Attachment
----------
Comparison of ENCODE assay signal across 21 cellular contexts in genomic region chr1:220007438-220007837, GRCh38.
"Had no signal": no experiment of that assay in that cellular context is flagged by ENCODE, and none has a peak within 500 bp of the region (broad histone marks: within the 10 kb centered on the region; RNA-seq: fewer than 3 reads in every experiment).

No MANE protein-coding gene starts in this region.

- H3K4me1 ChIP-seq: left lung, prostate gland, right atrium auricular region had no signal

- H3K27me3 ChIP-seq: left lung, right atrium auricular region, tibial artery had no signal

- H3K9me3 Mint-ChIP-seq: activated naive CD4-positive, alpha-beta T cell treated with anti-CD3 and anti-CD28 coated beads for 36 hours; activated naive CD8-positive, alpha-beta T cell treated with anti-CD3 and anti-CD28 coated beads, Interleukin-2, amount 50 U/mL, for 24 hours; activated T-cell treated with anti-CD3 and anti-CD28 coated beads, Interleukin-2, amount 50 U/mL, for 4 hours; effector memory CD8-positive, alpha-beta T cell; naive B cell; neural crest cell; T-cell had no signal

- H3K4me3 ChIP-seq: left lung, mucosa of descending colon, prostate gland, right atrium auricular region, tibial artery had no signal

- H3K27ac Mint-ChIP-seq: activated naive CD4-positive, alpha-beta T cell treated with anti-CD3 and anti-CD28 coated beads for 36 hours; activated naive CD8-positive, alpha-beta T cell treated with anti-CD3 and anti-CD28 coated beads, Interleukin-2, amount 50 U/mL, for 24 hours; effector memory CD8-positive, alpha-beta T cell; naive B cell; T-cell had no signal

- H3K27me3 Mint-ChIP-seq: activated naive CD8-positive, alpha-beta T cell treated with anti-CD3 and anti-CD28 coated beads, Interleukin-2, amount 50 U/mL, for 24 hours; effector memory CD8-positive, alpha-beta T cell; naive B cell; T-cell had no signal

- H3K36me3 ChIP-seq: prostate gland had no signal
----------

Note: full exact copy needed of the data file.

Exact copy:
Comparison of ENCODE assay signal across 21 cellular contexts in genomic region chr1:220007438-220007837, GRCh38.
"Had no signal": no experiment of that assay in that cellular context is flagged by ENCODE, and none has a peak within 500 bp of the region (broad histone marks: within the 10 kb centered on the region; RNA-seq: fewer than 3 reads in every experiment).

No MANE protein-coding gene starts in this region.

- H3K4me1 ChIP-seq: left lung, prostate gland, right atrium auricular region had no signal

- H3K27me3 ChIP-seq: left lung, right atrium auricular region, tibial artery had no signal

- H3K9me3 Mint-ChIP-seq: activated naive CD4-positive, alpha-beta T cell treated with anti-CD3 and anti-CD28 coated beads for 36 hours; activated naive CD8-positive, alpha-beta T cell treated with anti-CD3 and anti-CD28 coated beads, Interleukin-2, amount 50 U/mL, for 24 hours; activated T-cell treated with anti-CD3 and anti-CD28 coated beads, Interleukin-2, amount 50 U/mL, for 4 hours; effector memory CD8-positive, alpha-beta T cell; naive B cell; neural crest cell; T-cell had no signal

- H3K4me3 ChIP-seq: left lung, mucosa of descending colon, prostate gland, right atrium auricular region, tibial artery had no signal

- H3K27ac Mint-ChIP-seq: activated naive CD4-positive, alpha-beta T cell treated with anti-CD3 and anti-CD28 coated beads for 36 hours; activated naive CD8-positive, alpha-beta T cell treated with anti-CD3 and anti-CD28 coated beads, Interleukin-2, amount 50 U/mL, for 24 hours; effector memory CD8-positive, alpha-beta T cell; naive B cell; T-cell had no signal

- H3K27me3 Mint-ChIP-seq: activated naive CD8-positive, alpha-beta T cell treated with anti-CD3 and anti-CD28 coated beads, Interleukin-2, amount 50 U/mL, for 24 hours; effector memory CD8-positive, alpha-beta T cell; naive B cell; T-cell had no signal

- H3K36me3 ChIP-seq: prostate gland had no signal